498
The British retreat to Charleston
504
Cornwallis sends out two expeditions
510
European influence on the war 336
512
March of the joint army to the southward
516
Cornwallis surrenders his army as prisoners of war
522
The Dutch republic recognises American independence
528
Rockingham and his friends accept power
533
Oswald bears to Franklin a letter of Shelburne approved by the king 588
539
CHAPTER VL
545
How Oswalds commission was received by Franklin and Jay
551
The financial policy of Morris 657
558
Jay refuses the offer
564
Jay capitulates and attempts to negotiate directly with Shelburoo
567
Progress of the peace negotiation
573
John Adams claims the right of fishing near the coast
579
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Seite 410 - Nothing is more certainly written in the book of fate, than that these people are to be free ; nor is it less certain that the two races, equally free, cannot live in the same government.
Seite 421 - ... on spreading the opportunities and advantages of education in the various parts of the country, and among the different orders of the people, it shall be the duty of legislatures and magistrates in all future periods of this commonwealth, to cherish the interests of literature and the sciences, and all seminaries of them, especially the University at Cambridge, public schools and grammar schools in the towns...
Seite 329 - That no man shall be compelled to frequent or support any religious worship, place or ministry whatsoever, nor shall be enforced, restrained, molested, or burthened in his body or goods, nor shall otherwise suffer on account of his religious opinions or belief; but that all men shall be free to profess, and by argument to maintain, their opinions in matters of religion, and that the same shall in no wise diminish, enlarge, or affect their civil capacities.
Seite 254 - I rejoice that the grave has not closed upon me ; that I am still alive to lift up my voice against the dismemberment of this ancient and most noble monarchy...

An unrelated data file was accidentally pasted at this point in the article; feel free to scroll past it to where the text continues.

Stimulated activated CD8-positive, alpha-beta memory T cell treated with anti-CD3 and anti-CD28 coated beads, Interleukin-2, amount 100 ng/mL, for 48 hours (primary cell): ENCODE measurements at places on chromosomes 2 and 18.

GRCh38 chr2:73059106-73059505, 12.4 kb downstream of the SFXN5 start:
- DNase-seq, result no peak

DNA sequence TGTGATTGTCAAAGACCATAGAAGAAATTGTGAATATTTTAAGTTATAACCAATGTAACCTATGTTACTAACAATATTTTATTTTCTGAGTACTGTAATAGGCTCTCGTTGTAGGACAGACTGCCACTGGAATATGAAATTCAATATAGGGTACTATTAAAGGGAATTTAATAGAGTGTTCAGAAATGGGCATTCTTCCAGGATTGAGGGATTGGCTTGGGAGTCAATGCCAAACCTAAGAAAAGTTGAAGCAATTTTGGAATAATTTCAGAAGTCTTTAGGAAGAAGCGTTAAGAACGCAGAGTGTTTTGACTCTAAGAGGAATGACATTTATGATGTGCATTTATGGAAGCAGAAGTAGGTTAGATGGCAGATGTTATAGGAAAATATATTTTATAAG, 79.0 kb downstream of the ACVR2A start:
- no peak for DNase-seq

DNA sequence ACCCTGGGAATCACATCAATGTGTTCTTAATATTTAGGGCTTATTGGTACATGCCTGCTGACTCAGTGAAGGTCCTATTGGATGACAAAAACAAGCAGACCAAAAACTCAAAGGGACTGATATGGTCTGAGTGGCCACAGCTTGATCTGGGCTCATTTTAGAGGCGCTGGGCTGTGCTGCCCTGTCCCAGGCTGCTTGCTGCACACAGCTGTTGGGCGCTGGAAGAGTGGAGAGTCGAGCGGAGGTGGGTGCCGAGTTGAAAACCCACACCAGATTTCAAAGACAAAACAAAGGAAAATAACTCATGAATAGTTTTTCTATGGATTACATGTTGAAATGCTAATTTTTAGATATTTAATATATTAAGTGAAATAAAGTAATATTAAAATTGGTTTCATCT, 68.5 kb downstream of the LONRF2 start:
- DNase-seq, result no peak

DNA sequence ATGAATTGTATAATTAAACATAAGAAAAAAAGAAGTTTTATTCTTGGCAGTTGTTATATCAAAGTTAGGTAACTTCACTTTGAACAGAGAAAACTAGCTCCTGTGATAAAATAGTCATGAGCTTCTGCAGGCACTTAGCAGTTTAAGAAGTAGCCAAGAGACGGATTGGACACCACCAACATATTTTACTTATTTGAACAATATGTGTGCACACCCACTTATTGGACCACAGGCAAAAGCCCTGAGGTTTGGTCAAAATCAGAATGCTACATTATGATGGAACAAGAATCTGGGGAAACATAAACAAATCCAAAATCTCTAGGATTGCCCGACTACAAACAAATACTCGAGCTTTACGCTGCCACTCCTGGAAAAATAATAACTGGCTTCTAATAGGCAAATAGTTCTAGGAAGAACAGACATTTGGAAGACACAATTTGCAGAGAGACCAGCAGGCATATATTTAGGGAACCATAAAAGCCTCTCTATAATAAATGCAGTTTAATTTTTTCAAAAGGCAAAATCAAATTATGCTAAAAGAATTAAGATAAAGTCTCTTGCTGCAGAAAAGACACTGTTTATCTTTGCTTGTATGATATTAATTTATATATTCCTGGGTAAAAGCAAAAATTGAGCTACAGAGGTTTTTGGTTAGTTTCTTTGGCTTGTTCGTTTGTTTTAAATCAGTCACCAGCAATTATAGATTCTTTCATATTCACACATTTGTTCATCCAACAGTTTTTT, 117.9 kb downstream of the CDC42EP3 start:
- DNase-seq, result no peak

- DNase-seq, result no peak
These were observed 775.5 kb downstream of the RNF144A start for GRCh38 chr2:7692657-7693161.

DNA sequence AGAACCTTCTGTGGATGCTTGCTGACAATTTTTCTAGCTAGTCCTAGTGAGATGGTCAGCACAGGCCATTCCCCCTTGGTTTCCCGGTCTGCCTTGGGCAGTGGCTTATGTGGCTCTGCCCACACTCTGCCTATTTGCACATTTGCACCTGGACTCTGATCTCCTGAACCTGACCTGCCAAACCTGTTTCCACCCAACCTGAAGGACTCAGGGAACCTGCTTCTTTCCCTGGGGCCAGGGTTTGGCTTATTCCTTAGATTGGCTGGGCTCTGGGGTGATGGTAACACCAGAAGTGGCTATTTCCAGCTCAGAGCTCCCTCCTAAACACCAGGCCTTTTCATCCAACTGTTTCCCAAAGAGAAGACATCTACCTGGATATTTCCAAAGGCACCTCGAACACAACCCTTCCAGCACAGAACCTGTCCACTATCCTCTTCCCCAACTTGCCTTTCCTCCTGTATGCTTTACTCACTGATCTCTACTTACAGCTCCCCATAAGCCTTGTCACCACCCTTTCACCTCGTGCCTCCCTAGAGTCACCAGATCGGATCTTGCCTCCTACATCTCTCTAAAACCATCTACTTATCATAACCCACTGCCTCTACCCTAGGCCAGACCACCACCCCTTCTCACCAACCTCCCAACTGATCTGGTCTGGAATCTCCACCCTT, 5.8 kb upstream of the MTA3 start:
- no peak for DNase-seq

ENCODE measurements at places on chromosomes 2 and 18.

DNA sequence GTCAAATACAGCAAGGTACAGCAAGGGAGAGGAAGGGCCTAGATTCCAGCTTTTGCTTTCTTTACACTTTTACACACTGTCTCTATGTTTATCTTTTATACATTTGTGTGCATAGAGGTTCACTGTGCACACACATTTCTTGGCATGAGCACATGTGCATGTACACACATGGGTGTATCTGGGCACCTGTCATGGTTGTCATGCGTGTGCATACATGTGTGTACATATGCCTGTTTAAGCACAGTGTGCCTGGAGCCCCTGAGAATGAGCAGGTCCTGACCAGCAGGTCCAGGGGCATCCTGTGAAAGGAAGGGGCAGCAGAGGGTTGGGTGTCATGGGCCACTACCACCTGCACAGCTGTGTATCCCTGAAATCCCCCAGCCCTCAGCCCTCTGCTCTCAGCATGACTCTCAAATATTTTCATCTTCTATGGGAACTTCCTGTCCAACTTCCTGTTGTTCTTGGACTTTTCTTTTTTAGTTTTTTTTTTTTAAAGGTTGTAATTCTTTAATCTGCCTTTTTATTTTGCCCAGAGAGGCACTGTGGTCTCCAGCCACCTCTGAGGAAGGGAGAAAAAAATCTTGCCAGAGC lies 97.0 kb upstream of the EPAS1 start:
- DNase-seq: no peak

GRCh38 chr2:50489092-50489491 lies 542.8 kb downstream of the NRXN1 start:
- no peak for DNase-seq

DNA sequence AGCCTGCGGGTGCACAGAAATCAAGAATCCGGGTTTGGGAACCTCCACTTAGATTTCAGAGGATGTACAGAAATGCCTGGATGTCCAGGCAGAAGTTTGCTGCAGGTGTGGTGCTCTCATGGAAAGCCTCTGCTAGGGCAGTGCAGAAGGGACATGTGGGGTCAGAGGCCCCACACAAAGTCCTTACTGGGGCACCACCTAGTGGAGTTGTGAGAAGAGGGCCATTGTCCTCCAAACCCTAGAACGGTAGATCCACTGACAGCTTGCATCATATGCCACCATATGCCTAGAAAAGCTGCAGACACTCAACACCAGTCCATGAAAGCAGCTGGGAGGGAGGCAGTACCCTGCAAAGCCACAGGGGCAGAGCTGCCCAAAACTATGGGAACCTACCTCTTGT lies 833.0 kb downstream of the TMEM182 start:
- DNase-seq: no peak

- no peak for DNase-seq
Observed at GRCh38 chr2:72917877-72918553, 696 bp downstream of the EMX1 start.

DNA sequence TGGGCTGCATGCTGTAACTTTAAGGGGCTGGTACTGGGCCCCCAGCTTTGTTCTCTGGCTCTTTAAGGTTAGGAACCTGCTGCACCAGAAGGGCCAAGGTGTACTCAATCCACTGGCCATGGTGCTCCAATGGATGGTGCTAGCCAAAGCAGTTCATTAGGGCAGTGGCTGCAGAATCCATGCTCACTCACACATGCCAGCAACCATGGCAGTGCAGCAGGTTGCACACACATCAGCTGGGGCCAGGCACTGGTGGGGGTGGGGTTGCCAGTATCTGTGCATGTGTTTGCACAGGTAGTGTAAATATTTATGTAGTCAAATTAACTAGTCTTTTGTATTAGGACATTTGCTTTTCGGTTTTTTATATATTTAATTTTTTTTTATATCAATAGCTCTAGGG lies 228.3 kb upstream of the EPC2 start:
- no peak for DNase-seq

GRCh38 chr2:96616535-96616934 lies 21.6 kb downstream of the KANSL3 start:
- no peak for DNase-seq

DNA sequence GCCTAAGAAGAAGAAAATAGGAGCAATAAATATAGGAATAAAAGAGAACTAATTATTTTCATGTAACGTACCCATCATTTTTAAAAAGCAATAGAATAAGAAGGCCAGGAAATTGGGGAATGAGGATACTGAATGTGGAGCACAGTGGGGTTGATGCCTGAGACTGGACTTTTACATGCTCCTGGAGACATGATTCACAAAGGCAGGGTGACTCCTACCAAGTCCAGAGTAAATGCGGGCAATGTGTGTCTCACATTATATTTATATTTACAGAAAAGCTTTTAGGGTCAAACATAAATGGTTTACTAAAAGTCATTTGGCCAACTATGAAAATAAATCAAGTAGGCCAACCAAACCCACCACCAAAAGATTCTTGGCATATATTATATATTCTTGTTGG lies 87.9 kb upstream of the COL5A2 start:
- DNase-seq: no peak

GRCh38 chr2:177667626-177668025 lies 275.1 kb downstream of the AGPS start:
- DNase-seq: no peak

Seite 329 - ... truth is great and will prevail if left to herself; that she is the proper and sufficient antagonist to error, and has nothing to fear from the conflict, unless by human interposition disarmed of her natural weapons, free argument and debate, errors ceasing to be dangerous when it is permitted freely to contradict them...
Seite 224 - If I were an American as I am an Englishman, while a foreign troop was landed in my country, I never would lay down my arms — never, never, never!
Seite 414 - ... hath made of one blood all nations of men for to dwell on the face of the earth...
Seite 216 - SIR: — I find myself just able to hold the pen during a few minutes, and take this opportunity of expressing my sincere grief for having done, written, or said anything disagreeable to your Excellency. My career will soon be over, therefore justice and truth prompt me to declare my last sentiments. You are in my eyes the great and good man. May you long enjoy the love, veneration, and esteem of these States, whose liberties you have asserted by your virtues.
Seite 224 - You may swell every expense, and every effort, still more extravagantly ; pile and accumulate every assistance you can buy or borrow ; traffic and barter with every little pitiful German prince that sells and sends his subjects to the shambles...
Seite 558 - Let me conjure you, then, if you have any regard for your country, concern for yourself, or posterity, or respect for me, to banish these thoughts from your mind, and never communicate, as from yourself or any one else, a sentiment of the like nature.